Is it time to change our definition of “magazine”? I like to think of a magazine as pages of print bound with a glossy cover, able to be stacked in a pile, stuffed in a tote bag, folded or spindled. Read while sprawled across couch, in the passenger seat of a car or on crowded commuter train. Held in one hand while the other hand remains free for turning pages, folding down corners or ripping out recipes and interesting articles.

Recently, however, I discovered a fully digital version of K-9 magazine. You can get a free issue too. I found it easy to navigate, user-friendly and quick responding. The two-page spread on my monitor revealed an image similar to the type of magazine with which we are all familiar. With the click of a button I could turn the pages, with a satisfying page flipping sound effect.

A recent issue covered a wide variety of helpful dog-related topics such as Pet-friendly hotels, canine CPR, dogs for adoption, and healthy food and play ideas. Audio, video and interactive features added to the content.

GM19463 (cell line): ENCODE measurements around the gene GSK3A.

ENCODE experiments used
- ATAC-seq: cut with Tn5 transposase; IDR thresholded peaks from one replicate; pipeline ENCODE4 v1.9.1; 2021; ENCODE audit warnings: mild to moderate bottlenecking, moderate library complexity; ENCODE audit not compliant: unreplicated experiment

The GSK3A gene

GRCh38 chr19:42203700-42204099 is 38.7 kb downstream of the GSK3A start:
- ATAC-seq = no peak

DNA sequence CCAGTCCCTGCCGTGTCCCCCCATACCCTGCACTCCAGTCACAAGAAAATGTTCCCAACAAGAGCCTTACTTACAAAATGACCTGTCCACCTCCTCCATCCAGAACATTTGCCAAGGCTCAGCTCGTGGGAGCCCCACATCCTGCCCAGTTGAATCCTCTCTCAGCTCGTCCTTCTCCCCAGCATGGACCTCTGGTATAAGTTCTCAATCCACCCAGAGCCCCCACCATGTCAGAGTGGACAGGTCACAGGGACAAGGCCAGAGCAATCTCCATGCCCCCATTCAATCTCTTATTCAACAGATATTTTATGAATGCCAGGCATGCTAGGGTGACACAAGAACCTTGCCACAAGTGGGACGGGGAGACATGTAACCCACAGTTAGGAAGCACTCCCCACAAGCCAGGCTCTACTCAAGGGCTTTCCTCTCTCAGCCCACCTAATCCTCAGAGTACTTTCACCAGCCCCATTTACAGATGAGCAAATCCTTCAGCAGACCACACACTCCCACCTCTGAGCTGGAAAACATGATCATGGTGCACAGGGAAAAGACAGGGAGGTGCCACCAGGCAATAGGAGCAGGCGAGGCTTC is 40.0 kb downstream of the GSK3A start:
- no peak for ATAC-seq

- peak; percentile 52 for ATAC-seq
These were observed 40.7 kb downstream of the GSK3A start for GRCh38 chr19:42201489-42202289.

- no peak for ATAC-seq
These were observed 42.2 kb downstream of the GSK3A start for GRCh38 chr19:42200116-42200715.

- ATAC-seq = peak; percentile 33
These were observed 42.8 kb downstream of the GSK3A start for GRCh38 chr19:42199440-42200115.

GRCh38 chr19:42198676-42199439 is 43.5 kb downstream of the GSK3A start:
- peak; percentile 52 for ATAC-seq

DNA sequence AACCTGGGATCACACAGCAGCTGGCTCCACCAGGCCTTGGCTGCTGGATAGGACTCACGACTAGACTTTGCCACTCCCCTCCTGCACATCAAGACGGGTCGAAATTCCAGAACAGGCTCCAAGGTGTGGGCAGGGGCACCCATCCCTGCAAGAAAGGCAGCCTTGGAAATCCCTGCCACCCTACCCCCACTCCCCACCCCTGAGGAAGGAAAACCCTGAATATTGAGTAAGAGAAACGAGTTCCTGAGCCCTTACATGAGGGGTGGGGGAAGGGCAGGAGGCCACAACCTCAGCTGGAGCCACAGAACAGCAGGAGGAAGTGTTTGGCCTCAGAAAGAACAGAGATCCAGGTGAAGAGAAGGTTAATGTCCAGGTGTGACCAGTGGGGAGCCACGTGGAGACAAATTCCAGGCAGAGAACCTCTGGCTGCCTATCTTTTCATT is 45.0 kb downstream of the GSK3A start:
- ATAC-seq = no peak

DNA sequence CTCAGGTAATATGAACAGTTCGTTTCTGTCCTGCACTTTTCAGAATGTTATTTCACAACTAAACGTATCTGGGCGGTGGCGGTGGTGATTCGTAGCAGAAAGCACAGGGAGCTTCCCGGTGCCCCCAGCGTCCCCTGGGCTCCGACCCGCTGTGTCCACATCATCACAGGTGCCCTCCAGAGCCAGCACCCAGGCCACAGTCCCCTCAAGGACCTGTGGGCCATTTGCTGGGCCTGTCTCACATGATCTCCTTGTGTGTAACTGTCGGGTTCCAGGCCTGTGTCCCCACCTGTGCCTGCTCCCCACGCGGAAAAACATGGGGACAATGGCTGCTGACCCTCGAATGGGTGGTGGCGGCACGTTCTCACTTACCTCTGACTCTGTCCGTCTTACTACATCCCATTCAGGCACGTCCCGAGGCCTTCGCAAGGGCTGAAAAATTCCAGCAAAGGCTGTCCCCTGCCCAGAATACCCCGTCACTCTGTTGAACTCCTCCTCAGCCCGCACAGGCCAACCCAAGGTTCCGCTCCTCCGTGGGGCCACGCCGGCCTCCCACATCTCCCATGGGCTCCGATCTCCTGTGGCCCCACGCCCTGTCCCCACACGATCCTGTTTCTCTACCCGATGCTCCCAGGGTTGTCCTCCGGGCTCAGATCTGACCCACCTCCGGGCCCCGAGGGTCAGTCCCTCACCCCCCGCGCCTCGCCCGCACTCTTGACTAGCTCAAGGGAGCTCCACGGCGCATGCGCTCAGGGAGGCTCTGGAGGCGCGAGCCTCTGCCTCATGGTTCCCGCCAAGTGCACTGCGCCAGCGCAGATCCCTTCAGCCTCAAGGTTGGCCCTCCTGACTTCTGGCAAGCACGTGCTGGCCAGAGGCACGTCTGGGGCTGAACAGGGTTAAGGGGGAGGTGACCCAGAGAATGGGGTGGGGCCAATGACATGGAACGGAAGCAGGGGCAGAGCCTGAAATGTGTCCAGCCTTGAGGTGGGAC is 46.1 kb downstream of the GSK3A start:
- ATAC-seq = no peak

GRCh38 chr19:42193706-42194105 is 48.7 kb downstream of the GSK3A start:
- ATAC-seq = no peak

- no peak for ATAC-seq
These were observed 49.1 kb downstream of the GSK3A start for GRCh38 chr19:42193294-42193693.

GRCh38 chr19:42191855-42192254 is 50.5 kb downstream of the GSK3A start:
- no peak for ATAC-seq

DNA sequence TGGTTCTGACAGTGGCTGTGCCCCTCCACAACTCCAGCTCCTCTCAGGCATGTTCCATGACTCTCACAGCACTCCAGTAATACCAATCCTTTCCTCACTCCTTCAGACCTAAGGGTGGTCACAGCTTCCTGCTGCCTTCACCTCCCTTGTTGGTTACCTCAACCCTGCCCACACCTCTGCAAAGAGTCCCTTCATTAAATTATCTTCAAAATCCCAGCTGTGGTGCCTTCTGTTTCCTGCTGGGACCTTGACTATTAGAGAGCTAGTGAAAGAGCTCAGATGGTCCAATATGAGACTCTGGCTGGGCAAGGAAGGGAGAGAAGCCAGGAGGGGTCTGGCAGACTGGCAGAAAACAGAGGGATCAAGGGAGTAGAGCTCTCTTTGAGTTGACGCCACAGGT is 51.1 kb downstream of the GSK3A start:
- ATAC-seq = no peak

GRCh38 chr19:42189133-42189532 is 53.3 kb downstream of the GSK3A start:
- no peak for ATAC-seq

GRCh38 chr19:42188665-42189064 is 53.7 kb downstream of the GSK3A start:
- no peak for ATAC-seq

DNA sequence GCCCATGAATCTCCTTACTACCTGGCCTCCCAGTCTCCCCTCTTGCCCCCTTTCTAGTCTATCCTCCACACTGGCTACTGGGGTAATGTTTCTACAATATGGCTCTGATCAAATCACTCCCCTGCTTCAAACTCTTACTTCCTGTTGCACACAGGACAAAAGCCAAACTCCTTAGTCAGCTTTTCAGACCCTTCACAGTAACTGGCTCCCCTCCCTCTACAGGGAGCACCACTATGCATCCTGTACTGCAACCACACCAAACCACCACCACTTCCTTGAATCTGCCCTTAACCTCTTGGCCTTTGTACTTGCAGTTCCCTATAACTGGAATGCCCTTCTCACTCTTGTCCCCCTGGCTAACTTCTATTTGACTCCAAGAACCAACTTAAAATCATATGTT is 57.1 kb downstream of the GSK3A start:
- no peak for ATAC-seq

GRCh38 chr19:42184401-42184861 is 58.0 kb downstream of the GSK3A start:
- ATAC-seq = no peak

One negative: I was distracted by the background music, which (at the risk of sounding old) was too loud with an annoying techno beat. There must be a way to turn it off, I’ll have to check.

There are many benefits to the digital magazine. It’s handy, it won’t clutter up my coffee table or take up room in the landfill when I’m done. It’s easy to enter contests or search additional information. It’s bright and attractive. I’m just still trying to get used to the new concept. Since I work in front of a computer all day, I don’t know if I want to spend my leisure time there too.

What are your thoughts?